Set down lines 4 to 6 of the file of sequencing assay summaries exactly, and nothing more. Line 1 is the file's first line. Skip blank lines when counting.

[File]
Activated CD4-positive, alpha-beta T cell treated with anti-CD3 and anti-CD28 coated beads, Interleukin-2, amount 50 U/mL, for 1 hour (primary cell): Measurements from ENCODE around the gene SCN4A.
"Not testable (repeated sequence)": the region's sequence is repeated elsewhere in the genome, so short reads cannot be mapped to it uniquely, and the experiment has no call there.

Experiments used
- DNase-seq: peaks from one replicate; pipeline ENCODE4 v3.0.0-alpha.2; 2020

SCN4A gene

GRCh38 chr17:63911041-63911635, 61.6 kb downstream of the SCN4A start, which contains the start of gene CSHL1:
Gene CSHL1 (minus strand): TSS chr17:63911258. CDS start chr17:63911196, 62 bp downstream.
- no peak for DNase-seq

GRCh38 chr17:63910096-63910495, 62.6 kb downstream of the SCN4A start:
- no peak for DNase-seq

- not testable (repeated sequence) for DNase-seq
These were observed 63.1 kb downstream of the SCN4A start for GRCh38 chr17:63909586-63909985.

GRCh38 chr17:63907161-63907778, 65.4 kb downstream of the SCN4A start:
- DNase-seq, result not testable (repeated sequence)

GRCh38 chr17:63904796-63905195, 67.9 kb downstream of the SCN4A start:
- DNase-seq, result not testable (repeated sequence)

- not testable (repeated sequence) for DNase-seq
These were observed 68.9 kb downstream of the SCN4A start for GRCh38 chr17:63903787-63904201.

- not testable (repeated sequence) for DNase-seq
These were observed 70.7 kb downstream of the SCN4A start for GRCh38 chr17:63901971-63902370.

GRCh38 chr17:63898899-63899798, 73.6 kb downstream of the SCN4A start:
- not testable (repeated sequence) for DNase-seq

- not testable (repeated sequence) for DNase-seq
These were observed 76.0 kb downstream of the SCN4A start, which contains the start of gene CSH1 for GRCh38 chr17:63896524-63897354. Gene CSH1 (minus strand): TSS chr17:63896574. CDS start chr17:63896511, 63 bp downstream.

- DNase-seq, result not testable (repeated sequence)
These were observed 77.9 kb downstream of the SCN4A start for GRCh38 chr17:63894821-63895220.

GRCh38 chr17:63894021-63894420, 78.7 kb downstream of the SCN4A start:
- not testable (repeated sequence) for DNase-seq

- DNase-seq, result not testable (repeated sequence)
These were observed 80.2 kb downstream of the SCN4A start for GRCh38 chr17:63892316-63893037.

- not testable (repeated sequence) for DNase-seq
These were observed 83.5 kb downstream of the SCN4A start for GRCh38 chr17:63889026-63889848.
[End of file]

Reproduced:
- DNase-seq: peaks from one replicate; pipeline ENCODE4 v3.0.0-alpha.2; 2020

SCN4A gene

GRCh38 chr17:63911041-63911635, 61.6 kb downstream of the SCN4A start, which contains the start of gene CSHL1: